You’re finally done with one of the most challenging things you’ll ever face in your life, NURSING SCHOOL, and now you have your first job as a nurse, as a nurse graduate. A new nurse graduate has two meanings in the nursing world.
It can be someone who has graduated from nursing school and is waiting to take the NCLEX and has been hired as a “nurse graduate” until they pass boards, OR it is a term used for a new registered nurse or licensed practical nurse who is fresh out of school.
As a new nurse graduate there are some things you must do before you are on your own so you’ll be prepared. I remember that being a nurse graduate was one of the most exciting, but frightful times during my nursing career. I have learned over the years with students I’ve precepted, that we all face the same fears.
- How to get the most out of your nursing orientation period
- Supplies you will need as a new nurse graduate
- Taking advantage of education opportunities
- My personal experience tips
How to get the most out of Nursing Orientation
Most new nurses are in an orientation period. This period is typically 1-2 months long, depending on your place of hire. During this time you are with another nurse and you work side-by-side with this nurse.
Tips to keep in mind during orientation:
- During my orientation time, I was assigned to various nurses (some were more teacher friendly than others). I found this worked for me because I got to see how other nurses performed their job and I took bits and pieces of what I learned and formed it into my own.
Remember to be patient if you are with someone who doesn’t seem to like to precept. Many nurses I have met are wonderful nurses, but terrible teachers. In addition, remember this person will be your colleague and you may need their support at some time. However, tactfully ask not to be oriented with that nurse anymore because you have to make the most of your orientation period.
- Jump at every opportunity of the day. For instance, ask the other nurses if they need any IVs started so you can get better at IVs, central dressing changes, blood draws, NG tube insertions etc. Try to get all the experience you can!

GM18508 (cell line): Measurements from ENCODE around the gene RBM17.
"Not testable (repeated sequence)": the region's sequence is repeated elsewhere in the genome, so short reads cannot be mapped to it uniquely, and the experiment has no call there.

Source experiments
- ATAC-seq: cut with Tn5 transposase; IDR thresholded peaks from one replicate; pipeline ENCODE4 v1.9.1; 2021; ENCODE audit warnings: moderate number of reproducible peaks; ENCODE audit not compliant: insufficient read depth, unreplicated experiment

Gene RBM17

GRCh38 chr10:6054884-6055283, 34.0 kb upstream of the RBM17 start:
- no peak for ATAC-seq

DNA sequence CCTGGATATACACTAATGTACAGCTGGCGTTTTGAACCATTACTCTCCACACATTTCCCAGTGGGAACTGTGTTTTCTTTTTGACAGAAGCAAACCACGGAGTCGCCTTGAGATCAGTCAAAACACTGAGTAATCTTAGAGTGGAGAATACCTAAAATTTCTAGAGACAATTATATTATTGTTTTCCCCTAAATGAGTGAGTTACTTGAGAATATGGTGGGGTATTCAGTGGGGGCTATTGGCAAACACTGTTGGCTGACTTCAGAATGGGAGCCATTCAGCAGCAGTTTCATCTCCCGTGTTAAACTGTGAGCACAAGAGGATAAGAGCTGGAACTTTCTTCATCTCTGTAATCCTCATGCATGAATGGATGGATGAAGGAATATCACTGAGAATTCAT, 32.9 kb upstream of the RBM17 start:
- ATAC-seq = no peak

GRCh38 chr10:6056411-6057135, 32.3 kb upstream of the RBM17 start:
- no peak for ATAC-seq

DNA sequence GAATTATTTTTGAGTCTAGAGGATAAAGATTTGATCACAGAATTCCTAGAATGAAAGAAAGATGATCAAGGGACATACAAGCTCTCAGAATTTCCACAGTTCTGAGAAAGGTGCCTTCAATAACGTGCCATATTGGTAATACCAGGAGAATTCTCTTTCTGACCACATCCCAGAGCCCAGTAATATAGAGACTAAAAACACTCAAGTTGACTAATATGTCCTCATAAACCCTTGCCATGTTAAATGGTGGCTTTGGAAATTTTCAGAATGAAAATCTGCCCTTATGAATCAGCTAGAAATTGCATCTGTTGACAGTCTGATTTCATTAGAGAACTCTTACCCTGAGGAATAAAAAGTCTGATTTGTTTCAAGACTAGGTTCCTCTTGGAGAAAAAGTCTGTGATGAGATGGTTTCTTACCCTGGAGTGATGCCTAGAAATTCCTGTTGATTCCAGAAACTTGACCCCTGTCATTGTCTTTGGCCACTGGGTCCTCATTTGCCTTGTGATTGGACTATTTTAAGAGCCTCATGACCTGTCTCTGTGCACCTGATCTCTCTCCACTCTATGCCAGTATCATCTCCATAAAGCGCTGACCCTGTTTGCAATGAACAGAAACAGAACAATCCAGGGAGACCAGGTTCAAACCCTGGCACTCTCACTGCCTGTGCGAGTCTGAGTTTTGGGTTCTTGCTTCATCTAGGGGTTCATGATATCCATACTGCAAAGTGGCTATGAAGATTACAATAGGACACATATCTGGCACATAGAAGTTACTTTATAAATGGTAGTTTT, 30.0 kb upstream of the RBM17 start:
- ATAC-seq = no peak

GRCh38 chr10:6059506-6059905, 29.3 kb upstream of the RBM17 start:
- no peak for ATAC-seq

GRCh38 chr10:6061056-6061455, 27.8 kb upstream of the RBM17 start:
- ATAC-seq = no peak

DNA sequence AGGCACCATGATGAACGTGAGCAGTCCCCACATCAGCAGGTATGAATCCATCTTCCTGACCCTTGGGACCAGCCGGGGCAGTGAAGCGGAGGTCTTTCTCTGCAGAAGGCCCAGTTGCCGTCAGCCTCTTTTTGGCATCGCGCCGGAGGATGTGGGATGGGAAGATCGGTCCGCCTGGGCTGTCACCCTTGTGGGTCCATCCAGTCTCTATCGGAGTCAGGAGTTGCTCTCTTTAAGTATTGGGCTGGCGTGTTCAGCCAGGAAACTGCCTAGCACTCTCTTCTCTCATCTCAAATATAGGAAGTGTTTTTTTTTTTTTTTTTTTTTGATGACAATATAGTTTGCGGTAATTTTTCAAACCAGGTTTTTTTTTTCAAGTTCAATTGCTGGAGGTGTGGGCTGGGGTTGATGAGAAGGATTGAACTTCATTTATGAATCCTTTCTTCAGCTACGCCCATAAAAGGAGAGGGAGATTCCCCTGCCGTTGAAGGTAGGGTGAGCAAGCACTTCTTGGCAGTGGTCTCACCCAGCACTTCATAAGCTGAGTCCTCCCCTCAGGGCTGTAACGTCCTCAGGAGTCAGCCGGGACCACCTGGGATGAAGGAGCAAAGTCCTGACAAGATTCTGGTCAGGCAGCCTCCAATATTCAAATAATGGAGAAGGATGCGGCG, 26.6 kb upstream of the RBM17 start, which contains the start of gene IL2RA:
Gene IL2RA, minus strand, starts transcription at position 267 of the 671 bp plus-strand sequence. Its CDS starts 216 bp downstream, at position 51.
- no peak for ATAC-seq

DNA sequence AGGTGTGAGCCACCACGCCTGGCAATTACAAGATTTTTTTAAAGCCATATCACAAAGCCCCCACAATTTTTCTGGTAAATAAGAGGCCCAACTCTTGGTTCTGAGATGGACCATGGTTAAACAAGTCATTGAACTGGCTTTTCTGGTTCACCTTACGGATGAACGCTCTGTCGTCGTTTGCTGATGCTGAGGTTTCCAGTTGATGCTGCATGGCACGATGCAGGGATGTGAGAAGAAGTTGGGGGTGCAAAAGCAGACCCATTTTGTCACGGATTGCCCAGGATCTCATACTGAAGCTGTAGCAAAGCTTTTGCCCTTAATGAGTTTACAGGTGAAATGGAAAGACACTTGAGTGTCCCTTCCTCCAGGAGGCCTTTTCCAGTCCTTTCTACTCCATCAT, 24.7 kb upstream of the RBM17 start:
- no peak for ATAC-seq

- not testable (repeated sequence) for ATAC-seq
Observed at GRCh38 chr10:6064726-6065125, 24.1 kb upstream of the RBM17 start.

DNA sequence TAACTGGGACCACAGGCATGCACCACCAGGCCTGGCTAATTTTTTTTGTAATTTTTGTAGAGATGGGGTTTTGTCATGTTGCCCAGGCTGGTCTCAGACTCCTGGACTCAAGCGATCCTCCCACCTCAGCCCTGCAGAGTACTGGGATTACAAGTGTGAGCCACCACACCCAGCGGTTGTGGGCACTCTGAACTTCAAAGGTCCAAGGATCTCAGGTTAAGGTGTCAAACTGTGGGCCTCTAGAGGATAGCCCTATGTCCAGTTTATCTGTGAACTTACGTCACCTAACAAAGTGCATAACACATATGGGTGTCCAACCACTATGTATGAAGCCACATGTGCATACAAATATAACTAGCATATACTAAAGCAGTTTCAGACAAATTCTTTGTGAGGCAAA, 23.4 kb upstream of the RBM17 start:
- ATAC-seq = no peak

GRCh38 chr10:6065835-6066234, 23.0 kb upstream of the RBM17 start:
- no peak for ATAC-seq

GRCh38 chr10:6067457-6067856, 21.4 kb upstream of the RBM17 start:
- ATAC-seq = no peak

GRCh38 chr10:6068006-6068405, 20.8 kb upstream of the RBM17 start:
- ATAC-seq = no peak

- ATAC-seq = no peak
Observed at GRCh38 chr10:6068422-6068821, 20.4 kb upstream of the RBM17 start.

- Practice calling doctors and how to know when to call the doctor. A lot of new nurses have difficultly talking with the doctor and knowing when to call and what to say. A good preceptor will help you by role playing and coach you on what to say.
- A couple of weeks before the orientation period is over have your preceptor just observe while you take the whole patient load. I have seen cases where the preceptor didn’t give the new nurse a chance to take the whole load because they kept “helping” them out when they became overwhelmed and the new nurse had a hard time adjusting on their own.
- Have your preceptor quiz you on the patient’s scheduled drugs. For instance, say your patient is due IV Lasix, have your preceptor ask you what labs you need to observe before giving this drug. This will help you get familiar with drugs.
- Participate on giving and receiving report. It is so important that you know how to give a good report and how to receive one. There are specific questions you must ask so you know how to be prepared for the day ahead of you.
Supplies you need as a new nurse graduate
Good stethoscope. Try out stethoscopes. Some stethoscopes are better than others. For instances, I found my Prestige stethoscope to work better for me than a Littman. I think it is the way my ear canals are formed. But I was shocked because almost everyone owns a Littman
Dressing Scissors. I used my dressings scissors all the time with almost everything. Be sure to clean them when you are done.
Report sheet templates. I have them on our website. I considered it my brain and it helped me keep track of my patients. Always shred them at the end of the day.
Snacks. You will need them while getting through those 8, 10, 12 hour shifts.
Pens. Always have at least 2-3 pens. They run out of ink or someone will steal them and you never want to run out of them
Penlight. This is always something I had trouble remembering to bring to work. I would always have to track down a flash light. You not only use it to assess neuro status but to assess the throat, nose etc.
Tote Bag. Invest in a good tote bag to carry your stuff to and from from work.
Taking Advantage of Education Opportunities
When you are finally a nurse it is amazing how much stuff you forget that you learned in nursing school. Any education opportunities offered by your employer take advantage of them. There have been so many times that I have attended an educational seminar and the next day at work I put it to use, and if I didn’t take the time to go to the educational seminar I wouldn’t have known what I was doing.
Also, I will never forget attending a class on cardiac drips and learning about drips that weren’t common on our unit and then the next day at work I got a patient on this special type of drip. If I didn’t take the class I would have felt overwhelmed.
My Personal Experience Tips
It is normal to feel incompetent and have days where you feel like you are never going to catch on. At 6 months you will start to feel more confident, and then at a year you will be thinking “wow, I have really came along way”. If you feel like you are not ready to be on your own yet, ask your preceptor if they think you are ready and if they say no, ask you manager for another week or so. But remember it is normal to be nervous that you will be on your own, so don’t let that scare you.
Still worried? Take this fun quiz on if you will make a good nurse?